The latest pension tinkering comes courtesy of the Labour party, with its leader Ed Miliband presenting proposals to cap fees and charges on pension drawdown products.
Pension drawdown is where you leave your pension pot invested and draw cash or income from the pension pot during retirement.
It is expected to become a lot more popular when new pension freedom and choice rules are introduced on 6th April, as these will allow unrestricted access to pension pots from age 55 onwards.
Miliband is expected to say in his speech later: “We will act to protect savings by capping rip-off fees and charges on new pension products coming on the market now so that when people draw money out of their hard-earned pension pot, they have similar protections as they do when they put money in.”
We understand that Labour are supportive of the new pension freedoms announced by George Osborne in his Budget last March and put forward by the current Conservative/Liberal Democrat coalition government, but fear that savers could be hurt by high charges on their pension pots in drawdown.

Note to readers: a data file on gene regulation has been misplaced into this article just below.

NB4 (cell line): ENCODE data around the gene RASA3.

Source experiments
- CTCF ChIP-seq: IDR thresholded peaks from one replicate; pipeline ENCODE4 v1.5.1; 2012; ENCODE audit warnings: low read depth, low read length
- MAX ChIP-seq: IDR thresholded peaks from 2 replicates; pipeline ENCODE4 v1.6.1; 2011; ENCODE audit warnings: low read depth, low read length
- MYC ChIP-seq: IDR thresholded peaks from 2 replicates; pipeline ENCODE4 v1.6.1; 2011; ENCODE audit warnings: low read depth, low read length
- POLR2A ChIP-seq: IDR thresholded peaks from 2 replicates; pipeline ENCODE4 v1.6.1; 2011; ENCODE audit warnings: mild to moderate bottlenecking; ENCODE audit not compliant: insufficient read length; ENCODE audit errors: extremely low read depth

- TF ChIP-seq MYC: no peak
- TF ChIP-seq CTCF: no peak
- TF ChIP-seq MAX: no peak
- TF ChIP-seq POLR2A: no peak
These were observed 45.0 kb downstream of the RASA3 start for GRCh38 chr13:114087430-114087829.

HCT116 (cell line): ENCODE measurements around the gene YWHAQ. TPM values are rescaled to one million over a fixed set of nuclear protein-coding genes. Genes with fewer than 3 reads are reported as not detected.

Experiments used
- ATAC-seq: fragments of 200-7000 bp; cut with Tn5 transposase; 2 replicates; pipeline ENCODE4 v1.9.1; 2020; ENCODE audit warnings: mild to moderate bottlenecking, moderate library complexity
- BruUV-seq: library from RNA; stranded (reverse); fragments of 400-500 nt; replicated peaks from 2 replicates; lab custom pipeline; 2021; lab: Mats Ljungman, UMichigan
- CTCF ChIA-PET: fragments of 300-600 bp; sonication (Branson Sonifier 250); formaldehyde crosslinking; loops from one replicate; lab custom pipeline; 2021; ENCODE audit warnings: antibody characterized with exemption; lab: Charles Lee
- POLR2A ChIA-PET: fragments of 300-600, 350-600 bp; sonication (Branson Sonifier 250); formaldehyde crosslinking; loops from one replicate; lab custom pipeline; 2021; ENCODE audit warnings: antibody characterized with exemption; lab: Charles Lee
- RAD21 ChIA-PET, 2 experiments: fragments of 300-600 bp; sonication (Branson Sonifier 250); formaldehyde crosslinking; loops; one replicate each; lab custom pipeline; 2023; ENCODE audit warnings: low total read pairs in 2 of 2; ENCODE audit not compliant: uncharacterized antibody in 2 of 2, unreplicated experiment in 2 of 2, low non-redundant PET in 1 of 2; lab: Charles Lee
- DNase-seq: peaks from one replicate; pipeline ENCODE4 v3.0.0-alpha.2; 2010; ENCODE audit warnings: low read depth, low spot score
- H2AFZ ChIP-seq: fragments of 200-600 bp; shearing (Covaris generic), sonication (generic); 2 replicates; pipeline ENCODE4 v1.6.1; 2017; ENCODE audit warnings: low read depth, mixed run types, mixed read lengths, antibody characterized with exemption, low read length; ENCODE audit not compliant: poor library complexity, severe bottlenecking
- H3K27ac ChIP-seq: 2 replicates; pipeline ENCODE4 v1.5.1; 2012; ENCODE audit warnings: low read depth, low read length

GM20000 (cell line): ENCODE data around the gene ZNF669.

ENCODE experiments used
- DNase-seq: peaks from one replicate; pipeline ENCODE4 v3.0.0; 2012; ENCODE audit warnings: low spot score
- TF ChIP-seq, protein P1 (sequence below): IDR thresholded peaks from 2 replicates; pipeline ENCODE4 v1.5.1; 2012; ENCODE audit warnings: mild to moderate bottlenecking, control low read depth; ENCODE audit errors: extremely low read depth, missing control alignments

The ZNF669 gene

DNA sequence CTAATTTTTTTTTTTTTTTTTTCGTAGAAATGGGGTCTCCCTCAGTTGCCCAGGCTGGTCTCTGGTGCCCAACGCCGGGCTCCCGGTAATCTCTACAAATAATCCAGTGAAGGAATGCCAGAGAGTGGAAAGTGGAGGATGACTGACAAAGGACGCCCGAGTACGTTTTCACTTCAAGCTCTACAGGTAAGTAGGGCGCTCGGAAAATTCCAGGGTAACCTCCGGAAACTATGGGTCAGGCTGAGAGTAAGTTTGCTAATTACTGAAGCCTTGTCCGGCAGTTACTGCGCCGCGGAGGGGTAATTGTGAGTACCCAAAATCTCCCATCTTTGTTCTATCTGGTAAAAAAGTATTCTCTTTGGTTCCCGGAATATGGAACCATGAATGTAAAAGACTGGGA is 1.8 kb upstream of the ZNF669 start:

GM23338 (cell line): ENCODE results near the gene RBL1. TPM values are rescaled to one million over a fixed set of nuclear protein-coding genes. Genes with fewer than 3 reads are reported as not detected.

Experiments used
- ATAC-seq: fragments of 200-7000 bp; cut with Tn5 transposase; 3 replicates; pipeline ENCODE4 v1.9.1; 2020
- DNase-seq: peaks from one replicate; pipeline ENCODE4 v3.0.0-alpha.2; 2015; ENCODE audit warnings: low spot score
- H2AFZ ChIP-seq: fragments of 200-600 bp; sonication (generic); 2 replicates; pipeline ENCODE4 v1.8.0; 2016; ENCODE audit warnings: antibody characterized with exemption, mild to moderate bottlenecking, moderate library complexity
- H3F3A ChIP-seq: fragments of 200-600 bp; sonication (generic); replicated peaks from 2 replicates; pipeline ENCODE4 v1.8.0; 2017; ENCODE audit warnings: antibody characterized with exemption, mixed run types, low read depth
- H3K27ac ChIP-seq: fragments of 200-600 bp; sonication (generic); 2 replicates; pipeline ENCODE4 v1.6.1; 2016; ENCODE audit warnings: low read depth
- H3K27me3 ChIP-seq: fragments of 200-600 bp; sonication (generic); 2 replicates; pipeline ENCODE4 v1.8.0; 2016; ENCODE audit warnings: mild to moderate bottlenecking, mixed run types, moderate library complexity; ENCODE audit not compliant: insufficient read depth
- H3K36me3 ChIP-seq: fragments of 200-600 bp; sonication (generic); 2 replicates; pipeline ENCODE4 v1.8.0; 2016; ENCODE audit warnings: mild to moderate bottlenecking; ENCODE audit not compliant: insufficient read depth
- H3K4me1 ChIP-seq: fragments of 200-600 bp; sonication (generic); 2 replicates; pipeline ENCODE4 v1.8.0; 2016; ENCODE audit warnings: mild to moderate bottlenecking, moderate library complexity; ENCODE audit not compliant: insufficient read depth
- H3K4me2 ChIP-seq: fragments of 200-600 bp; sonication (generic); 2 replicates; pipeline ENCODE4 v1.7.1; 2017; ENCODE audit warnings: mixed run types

We are not sure that a cap on fees and charges is the right way to go on this.
Instead, governments should invest more in consumer education, so people in retirement make better decisions and know what to look for when selecting pension products.
They could also do more to encourage competition; a cap on fees and charges is likely to restrict innovation in the pension market and discourage providers from offering more choices to retirees.
Of course what pension policy in this country really needs, and has needed for quite some time, is to become wholly independent of politicians. Like interest rates, we believe responsibility for long-term pension policy should be handed to an independent committee of experts, to prevent short-term political interference in what should be a long-term set of policies, giving people the confidence to save for the future.